Source: Toronto Star
Starting today, when Parliament resumes, and right up to the budget, we're going to be hearing a lot about cuts. The government's sales job on the cuts is worth watching -- to see what it thinks about the way we think.
The last time we had a restraint budget, in 1995, the Liberal government used fear to get us sold on the need for cuts. There was talk of hell and high water, of Canada being an economic basket case, of potential IMF intervention, and of course, the children. The poor children, the next generation, were going to be saddled with our debt. (I kept having visions of Dickens' workhouses.)
Now, 17 years later, I'm intrigued by how fear has been largely replaced by anger. When we cast around looking for where the cuts are coming, we look at where the government and its allies have been trying to whip up scorn and rage: the CBC, the public service, generous pensions, unions, provinces, (certain) foreigners, and pretty much anyone who is seen to be standing in the way of Conservative dreams of prosperity.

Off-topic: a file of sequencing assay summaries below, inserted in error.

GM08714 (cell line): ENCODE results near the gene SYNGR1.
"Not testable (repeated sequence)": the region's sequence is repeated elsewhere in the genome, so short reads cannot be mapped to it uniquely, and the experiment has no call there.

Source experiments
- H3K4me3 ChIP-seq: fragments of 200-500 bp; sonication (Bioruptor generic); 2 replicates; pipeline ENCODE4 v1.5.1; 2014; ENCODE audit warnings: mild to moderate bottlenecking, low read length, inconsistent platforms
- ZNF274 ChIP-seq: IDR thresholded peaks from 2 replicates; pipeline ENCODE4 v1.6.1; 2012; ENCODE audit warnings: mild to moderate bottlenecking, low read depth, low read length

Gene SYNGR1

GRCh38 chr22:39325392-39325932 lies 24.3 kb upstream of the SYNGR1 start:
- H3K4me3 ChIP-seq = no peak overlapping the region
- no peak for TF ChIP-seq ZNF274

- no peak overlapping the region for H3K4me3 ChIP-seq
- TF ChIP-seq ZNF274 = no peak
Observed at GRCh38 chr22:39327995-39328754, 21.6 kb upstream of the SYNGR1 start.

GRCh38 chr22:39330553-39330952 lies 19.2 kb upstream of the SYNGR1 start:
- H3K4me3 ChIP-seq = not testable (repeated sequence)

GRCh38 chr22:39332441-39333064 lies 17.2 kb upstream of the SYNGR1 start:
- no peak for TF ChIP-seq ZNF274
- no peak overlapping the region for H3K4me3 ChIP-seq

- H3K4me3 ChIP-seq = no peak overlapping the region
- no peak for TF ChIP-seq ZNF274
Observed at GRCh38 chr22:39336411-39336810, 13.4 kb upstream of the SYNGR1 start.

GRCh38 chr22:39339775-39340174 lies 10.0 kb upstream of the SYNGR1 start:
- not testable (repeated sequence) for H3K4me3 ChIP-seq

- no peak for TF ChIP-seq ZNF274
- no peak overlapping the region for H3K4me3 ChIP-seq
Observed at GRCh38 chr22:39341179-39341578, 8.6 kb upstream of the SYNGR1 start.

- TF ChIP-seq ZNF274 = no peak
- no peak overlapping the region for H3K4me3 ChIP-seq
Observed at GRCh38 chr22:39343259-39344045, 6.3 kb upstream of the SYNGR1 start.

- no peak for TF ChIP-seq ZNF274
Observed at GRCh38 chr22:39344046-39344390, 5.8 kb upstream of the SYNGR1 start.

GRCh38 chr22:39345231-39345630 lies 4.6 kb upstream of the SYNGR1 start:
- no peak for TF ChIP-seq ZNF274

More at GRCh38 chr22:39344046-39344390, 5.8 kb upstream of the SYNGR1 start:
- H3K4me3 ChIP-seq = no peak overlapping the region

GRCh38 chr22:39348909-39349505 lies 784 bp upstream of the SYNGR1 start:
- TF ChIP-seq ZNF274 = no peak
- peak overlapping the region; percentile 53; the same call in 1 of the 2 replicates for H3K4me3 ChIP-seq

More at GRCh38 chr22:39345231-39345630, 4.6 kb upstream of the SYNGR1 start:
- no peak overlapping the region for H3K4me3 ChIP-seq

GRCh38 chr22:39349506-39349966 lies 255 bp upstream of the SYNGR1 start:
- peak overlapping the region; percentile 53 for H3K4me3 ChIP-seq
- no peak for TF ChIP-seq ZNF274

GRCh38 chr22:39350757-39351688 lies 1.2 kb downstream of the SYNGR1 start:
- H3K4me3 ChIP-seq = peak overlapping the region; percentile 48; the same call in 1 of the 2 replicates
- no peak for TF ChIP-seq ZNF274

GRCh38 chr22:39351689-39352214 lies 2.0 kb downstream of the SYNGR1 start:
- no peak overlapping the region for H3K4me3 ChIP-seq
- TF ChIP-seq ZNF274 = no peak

It's interesting -- this is something that probably couldn't work in the private sector. (And probably shouldn't.) When downsizing cuts are made in this realm, our bosses have to go to some lengths to prove that the job losses weren't the result of a grudge or personal antipathy. Funny how when it comes to government, or at least this government, we simply assume that those being cut are going to get cut down first in the eyes of the public.
I'm wondering if it is possible for this government to make any cuts without first demonizing the target of them. Do we have to be angry in 2012 (as opposed to scared in 1995) to contemplate budget cuts? Without anger, though, I guess we'd back to fear -- and all those poor, debt-ridden children.
© Toronto Star